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William Godwin: his Friends and Contemporaries
Ch. VII. 1759-1791
Eliza Wollstonecraft Bishop to Everina Wollstonecraft, [30] May 1791

Contents Vol. I
Ch. I. 1756-1785
Ch. II. 1785-1788
Ch. III. 1788-1792
Ch. IV. 1793
Ch. V. 1783-1794
Ch. VI. 1794-1796
Ch. VII. 1759-1791
Ch. VII. 1791-1796
Ch. IX. 1797
Ch. X. 1797
Ch. XI. 1798
Ch. XII. 1799
Ch. XIII. 1800
Contents Vol. II
Ch. I. 1800
Ch. II. 1800
Ch. III. 1800
Ch. IV. 1801-1803
Ch. V. 1802-1803
Ch. VI. 1804-1806
Ch. VII. 1806-1811
Ch. VIII. 1811-1814
Ch. IX. 1812-1819
Ch. X. 1819-1824
Ch. XI. 1824-1832
Ch. XII. 1832-1836
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“[Laugharne], Tuesday Night, May [30], 1791.

My dearest Everina,—Here I am at Laugharne, without being recollected by anybody. Neither Miss Brown nor her mother have condescended to call on me. Many of the inhabitants have left it, others are dead, or else have quite forgotten Miss Betsy. Mrs Larne is the only one who wished to recollect
me, but the old face she, sighing, says is quite gone. In fact, the town is now full of decayed people of fashion. Not one eye have I met that glistened with pleasure at meeting me unexpectedly, and I revisit our old walks with a degree of sadness I never felt before. The cliff-side, the churchyard, &c., &c., are all truly romantic and beautiful—a thousand times more so than I imagined; yet all creates a sadness I cannot banish.

“The sight of my father’s ghastly visage haunts me night and day; for he is really worn to a mere skeleton, and has a dreadful cough that makes my blood run cold whenever I listen to it, and that is the greater part of the night, or else he groans most dreadfully; yet he declares he has good nights. There cannot be a more melancholy sight than to see him, not able to walk ten yards without panting for breath, and continually falling; still he is able to ride ten miles every day, and eat and drink very hearty. His neighbours think, as he has had such a wonderful escape, he will quite recover, though his death-like countenance tells me it is impossible. I am harassed to the last degree how to advise him to act; if he gives up his horse now, he is a dead man in a very short time. When I beg of him to be more careful in money matters, he declares he will go to London, and force Ned; or when I tell him how Mary has been distressed, in order to make him save in trifles, he is in a passion, and exhausts himself. He is mad to be in London. I represented matters as they are, that he might abridge himself of some unnecessary expenses; but now he is too weak in mind and body to act with prudence. She is truly a well-meaning woman, and willing to do the little she can to lessen the debts.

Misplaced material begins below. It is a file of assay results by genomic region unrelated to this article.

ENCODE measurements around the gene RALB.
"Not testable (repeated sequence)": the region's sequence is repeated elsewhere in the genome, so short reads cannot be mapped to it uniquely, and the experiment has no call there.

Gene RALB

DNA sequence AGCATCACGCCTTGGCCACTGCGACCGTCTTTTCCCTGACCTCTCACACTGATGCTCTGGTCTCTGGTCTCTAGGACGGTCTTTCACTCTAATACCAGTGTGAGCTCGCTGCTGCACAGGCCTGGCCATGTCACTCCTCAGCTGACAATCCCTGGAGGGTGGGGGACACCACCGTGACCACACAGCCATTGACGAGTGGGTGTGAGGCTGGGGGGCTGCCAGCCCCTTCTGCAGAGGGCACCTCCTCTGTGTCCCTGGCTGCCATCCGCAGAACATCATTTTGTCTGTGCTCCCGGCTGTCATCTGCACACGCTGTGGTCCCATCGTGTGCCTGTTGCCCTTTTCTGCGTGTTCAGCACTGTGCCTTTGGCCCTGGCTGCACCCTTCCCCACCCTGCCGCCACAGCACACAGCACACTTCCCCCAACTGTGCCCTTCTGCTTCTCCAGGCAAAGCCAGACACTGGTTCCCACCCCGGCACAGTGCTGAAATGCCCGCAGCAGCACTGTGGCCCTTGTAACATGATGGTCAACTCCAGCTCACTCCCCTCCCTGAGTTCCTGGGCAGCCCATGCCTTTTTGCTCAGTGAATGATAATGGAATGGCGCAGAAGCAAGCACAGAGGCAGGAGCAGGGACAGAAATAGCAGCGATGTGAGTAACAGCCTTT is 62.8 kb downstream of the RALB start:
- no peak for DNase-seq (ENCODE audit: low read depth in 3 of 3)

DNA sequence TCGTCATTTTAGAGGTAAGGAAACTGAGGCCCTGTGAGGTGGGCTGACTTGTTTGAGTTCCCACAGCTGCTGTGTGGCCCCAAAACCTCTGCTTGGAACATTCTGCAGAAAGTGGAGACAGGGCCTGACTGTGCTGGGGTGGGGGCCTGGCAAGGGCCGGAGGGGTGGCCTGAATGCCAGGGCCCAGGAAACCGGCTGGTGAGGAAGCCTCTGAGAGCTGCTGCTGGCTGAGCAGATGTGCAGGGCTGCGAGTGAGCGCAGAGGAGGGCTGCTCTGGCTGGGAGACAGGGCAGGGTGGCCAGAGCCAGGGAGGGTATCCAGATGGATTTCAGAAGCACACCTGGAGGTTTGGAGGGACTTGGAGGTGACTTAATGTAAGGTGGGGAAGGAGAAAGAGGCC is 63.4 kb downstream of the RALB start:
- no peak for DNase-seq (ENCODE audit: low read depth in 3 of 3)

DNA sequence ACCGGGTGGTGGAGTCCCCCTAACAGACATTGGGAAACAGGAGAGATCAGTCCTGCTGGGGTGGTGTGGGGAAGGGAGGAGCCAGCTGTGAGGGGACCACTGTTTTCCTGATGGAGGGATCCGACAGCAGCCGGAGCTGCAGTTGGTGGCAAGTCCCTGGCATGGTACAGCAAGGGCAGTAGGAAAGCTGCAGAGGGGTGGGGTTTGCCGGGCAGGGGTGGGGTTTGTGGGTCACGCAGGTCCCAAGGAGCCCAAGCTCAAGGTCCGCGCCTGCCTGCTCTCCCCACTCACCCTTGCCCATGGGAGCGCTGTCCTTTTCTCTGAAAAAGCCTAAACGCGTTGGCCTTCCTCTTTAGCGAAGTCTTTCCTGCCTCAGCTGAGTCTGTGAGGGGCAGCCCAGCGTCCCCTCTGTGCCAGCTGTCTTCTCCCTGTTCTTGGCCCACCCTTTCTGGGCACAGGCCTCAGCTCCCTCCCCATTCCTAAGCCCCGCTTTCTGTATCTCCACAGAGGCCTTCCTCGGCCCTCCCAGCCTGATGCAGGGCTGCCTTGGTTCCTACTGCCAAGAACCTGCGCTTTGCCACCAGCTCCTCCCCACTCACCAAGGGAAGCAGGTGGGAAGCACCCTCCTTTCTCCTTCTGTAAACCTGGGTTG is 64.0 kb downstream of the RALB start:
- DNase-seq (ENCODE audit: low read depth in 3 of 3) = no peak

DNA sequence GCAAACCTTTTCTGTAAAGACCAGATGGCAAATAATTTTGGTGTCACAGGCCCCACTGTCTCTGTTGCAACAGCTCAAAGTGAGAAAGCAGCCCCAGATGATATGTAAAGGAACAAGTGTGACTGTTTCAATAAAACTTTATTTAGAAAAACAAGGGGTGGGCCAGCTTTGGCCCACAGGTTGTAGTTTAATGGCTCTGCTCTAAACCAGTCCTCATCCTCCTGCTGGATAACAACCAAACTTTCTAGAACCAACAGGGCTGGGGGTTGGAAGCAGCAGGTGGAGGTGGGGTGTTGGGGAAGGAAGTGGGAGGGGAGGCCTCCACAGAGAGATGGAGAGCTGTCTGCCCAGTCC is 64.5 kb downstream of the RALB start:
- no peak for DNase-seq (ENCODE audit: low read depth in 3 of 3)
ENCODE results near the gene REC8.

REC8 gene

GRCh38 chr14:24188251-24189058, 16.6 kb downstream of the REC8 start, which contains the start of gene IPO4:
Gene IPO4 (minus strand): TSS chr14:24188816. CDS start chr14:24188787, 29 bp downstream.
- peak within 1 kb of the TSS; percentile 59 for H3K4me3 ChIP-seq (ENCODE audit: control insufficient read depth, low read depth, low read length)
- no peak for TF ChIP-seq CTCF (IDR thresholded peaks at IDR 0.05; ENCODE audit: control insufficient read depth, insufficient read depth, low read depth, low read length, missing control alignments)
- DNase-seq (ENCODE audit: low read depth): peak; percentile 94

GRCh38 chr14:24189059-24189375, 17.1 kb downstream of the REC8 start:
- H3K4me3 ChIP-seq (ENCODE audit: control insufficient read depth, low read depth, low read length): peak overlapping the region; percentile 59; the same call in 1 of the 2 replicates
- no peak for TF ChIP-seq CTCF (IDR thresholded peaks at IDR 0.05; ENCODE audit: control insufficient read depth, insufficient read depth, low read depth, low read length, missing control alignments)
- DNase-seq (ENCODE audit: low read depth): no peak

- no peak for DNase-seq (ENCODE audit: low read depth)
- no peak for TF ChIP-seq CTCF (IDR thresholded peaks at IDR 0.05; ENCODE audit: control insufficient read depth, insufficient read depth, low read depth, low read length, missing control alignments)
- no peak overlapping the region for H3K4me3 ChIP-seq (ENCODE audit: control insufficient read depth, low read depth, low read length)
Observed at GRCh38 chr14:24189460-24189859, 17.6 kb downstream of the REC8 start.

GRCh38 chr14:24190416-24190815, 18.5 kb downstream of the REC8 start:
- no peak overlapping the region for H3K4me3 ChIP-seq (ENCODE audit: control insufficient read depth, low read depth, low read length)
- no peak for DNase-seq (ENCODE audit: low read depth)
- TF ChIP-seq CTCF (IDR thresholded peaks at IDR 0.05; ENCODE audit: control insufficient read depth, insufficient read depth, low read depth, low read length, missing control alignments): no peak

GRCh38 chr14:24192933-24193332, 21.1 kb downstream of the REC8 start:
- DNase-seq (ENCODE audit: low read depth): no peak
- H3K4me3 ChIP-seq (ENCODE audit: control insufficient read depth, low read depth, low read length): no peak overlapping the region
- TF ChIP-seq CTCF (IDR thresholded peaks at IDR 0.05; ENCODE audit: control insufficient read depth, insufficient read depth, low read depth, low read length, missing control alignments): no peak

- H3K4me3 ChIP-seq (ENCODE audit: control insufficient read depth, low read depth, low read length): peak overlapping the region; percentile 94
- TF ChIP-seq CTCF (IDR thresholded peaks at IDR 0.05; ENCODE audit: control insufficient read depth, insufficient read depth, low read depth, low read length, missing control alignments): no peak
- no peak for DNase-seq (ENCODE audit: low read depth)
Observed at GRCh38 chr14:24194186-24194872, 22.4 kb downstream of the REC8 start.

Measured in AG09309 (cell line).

Charles is half naked, and is treated by my father in the way that he deserves, for he is at him perpetually; he never even tried to get him into the Excise, or anywhere else. He is actually altered rather for the better, drinks never anything but water, and is much thinner, and all submission. . . . He now talks of listing for a soldier; if he does, there is an end of him. . . . I am very cool to Charles, and have said all I can to rouse him; but where can he go in his present plight? Thanky, my dear, for your kind
letter. I am afraid this will not raise your spirits. Pray tell
M. my father received the note. I have many things to chat over with you when I get to my Haven. Shall I find peace when I get to the end of my journey? Good night.”